In the U.S., soccer is considered more of a children’s activity than bona fide sport, niche programming appropriate for a mid-afternoon spot on ESPN 8 between competitive hacky sack and the World Series of Poker. The world’s obsession is all well and good, but for us? Football means first downs and cheerleaders, thankyouverymuch.
Yet the spectacle of a World Cup is enough to compel even stubborn Americans to pay attention. Last time, in 2006, Italy’s victory over France drew 16.9 million viewers in the U.S. Those are American Idol numbers, and this year promises to be even bigger. The U.S. – surprisingly ‑ leads the world in tickets purchased for this summer’s World Cup, and the core group of supporters, dubbed “Sam’s Army,” is larger than ever.
While the die-hards are as dedicated as anyone in the world, they will be well outnumbered when the U.S. kicks off against England on June 12. The audience for that game will be the largest for any U.S. Men’s national team game ever. It will also be the most uninformed viewership of any World Cup nation.
Among them will be a special American brand of modern jackass: World Cup Guy.
You know the type. He fancies himself an expert, or a European, or both. He’ll show up in a Beckham jersey with the tags still on it, use the word “footie,” and generally act like he knows what he’s talking about. He’ll pontificate on players and tactics like a cab driver from Rio. The secret? He has no idea what he’s talking about.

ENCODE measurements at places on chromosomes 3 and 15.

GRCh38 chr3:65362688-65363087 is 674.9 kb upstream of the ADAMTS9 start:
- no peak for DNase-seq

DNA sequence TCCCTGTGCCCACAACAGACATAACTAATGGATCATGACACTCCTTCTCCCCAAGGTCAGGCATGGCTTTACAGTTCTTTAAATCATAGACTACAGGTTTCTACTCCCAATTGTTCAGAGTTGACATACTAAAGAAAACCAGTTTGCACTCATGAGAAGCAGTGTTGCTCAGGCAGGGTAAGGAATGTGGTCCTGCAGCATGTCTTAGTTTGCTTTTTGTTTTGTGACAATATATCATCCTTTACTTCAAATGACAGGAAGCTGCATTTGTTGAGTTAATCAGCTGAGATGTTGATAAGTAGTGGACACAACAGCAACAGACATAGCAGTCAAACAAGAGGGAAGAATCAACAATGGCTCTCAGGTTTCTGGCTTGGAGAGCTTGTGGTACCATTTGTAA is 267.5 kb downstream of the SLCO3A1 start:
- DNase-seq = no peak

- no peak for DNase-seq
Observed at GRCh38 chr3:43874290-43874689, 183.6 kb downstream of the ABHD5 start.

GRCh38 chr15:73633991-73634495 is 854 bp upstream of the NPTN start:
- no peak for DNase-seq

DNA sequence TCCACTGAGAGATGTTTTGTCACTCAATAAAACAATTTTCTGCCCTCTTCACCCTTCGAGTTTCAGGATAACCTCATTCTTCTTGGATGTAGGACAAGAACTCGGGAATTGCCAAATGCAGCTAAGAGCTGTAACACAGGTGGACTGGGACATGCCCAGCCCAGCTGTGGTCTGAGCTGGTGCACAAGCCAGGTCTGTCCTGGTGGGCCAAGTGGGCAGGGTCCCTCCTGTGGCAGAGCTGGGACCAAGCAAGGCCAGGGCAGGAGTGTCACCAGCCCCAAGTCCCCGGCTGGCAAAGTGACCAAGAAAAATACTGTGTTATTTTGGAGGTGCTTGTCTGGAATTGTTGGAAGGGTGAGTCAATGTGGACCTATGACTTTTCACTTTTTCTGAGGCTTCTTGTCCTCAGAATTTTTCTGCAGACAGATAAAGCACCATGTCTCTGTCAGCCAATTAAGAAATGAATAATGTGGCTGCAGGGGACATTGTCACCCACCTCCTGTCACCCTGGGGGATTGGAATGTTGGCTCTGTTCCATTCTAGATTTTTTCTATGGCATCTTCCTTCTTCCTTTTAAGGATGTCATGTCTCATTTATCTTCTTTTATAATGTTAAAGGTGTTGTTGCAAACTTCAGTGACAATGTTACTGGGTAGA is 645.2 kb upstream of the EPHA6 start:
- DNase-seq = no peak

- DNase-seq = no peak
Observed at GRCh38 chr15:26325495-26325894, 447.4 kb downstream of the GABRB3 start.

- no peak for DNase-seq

So get armed with the facts now. He’ll never see it coming.
The World Cup is contested between 32 teams who mostly earned their spots though regional qualifying tournaments. The teams are drawn into eight groups of four. Each team plays each other team in its group once, earning three points for a win, one point for a draw, and nothing for a loss. The top two teams move on to the knockout stage, where it’s winner-moves-on until there’s only one left standing.
The US team is the strongest it’s ever been, with a core of veteran players in their prime supported by a bevy of young talent.
Included in that veteran group is midfielder Landon Donovan, the only American player World Cup Guy will have heard of. This is not only the last World Cup of his prime but also his last chance to get signed by a big European team.
The defense is anchored by the strong trio of Oguchi Onyewu, Jay DeMerit, and captain Carlos Bocanegra. Their main weakness is speed, and a quick attacker like England’s Aaron Lennon could cause them problems.
Of the guys nobody has heard of, the most promising is midfielder Michael Bradley, son of head coach Bob Bradley. He’s had a good career in Europe so far and looks like a potential world star. His midfield partner will be either the precise passer Jose Torres or the powerful, gritty Maurice Edu. Twenty-year-old striker Jozy Altidore will lead the attack.
Altidore’s close friend and fellow striker Charlie Davies was left nearly paralyzed by a car accident in October. The driver, a friend of Davies, was killed. Davies made a Herculean effort to return in time for the World Cup, but ultimately missed out, leaving Altidore without his preferred strike partner and the U.S. team with no clear second starter up front.
There are plenty of other problems. In preliminary matches the U.S. defense looked shaky and disorganized. Onyewu and DeMerit are recovering from injuries, and it’s unclear whether they’re playing at full capacity. Coach Bradley selected only seven defenders, and if Onyewu or DeMerit can’t play, they’re in trouble.